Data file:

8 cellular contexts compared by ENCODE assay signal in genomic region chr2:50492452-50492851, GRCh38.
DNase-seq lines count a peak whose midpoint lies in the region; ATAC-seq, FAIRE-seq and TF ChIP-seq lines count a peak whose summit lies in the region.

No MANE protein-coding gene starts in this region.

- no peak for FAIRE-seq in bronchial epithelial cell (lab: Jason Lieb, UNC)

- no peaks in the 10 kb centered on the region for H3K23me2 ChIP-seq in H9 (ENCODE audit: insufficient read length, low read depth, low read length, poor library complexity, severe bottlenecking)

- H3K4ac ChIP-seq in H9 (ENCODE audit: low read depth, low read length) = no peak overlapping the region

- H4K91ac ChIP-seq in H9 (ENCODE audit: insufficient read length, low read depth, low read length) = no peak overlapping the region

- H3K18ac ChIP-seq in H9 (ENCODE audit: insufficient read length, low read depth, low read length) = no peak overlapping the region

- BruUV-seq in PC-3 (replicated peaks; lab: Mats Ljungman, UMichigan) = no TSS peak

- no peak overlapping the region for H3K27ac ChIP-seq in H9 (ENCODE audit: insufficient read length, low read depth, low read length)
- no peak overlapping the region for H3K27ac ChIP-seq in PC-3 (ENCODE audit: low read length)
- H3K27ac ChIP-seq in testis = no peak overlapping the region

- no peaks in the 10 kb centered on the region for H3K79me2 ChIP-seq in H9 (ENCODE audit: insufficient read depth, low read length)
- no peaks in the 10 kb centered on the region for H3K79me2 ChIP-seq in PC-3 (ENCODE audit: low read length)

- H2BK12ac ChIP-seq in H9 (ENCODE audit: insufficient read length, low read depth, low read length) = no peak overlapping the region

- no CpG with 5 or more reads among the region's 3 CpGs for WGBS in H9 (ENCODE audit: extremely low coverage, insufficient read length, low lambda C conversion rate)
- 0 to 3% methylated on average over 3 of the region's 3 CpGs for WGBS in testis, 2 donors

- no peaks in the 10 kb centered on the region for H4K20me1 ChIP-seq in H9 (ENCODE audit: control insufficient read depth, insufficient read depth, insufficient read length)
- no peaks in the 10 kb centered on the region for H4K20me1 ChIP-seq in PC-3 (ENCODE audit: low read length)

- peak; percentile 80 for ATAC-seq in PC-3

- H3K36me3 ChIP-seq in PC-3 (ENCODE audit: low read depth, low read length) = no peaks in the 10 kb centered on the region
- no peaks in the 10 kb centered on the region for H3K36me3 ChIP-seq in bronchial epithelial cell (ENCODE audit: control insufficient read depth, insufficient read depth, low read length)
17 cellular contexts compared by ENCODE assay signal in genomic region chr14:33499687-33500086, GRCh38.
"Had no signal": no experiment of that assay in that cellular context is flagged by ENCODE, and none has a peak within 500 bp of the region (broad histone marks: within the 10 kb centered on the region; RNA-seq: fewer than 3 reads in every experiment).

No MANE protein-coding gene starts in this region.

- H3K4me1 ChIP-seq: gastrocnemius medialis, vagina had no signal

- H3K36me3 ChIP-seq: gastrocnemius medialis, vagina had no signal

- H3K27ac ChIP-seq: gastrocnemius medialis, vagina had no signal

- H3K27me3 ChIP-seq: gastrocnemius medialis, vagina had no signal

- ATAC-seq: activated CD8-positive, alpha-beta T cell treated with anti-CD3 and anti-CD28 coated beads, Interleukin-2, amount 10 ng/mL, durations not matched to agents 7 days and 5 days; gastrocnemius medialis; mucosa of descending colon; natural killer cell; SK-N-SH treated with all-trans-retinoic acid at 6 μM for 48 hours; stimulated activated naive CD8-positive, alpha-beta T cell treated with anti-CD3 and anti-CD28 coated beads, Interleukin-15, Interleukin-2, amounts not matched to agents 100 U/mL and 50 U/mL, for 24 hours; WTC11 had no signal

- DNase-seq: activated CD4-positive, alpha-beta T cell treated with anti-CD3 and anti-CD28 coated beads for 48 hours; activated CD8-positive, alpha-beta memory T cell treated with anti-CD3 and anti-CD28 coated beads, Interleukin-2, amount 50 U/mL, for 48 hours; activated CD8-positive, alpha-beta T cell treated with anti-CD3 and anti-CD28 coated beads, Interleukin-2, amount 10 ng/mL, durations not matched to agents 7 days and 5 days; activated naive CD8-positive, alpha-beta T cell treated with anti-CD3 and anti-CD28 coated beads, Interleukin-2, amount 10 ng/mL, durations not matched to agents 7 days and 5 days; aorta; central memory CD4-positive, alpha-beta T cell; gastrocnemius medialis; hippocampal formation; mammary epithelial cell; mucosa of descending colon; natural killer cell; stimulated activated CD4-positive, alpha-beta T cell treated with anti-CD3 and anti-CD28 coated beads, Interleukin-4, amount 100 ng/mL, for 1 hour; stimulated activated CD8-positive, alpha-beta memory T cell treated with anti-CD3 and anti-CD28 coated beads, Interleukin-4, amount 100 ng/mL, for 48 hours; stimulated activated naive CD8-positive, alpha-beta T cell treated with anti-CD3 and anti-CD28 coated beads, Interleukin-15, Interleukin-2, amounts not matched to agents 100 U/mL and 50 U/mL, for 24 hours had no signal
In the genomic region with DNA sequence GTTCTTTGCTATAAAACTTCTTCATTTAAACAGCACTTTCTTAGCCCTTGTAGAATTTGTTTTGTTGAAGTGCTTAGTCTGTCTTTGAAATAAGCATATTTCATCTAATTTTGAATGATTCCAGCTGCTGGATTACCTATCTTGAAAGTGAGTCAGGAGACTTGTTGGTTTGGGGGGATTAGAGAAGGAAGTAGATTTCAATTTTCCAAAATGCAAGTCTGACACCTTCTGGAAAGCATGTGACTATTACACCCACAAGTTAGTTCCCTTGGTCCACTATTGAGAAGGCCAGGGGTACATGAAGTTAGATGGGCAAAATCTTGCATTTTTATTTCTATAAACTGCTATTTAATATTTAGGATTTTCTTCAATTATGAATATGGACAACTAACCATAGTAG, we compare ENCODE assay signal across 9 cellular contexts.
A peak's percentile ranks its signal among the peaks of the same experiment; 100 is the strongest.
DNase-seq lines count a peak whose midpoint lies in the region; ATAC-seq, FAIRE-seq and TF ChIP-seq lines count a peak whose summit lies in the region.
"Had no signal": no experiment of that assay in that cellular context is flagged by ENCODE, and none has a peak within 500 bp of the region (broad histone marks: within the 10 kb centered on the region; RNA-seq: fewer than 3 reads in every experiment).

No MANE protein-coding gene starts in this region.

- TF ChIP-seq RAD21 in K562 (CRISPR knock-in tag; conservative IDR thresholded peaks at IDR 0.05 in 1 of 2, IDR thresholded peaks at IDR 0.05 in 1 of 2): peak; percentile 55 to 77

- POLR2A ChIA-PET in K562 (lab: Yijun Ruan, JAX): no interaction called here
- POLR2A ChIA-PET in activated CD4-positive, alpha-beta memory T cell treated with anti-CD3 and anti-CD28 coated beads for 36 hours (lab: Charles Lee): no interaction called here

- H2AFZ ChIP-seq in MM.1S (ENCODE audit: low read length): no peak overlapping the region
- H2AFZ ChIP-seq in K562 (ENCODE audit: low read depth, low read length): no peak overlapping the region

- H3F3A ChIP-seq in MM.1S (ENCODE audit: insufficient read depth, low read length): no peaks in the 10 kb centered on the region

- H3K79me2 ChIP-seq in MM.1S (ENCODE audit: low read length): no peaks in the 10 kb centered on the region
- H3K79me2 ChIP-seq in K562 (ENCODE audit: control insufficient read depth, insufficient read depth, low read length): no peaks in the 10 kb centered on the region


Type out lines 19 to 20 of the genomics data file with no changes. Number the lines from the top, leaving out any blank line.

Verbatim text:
- no peaks in the 10 kb centered on the region for H4K20me1 ChIP-seq in PC-3 (ENCODE audit: low read length)

- peak; percentile 80 for ATAC-seq in PC-3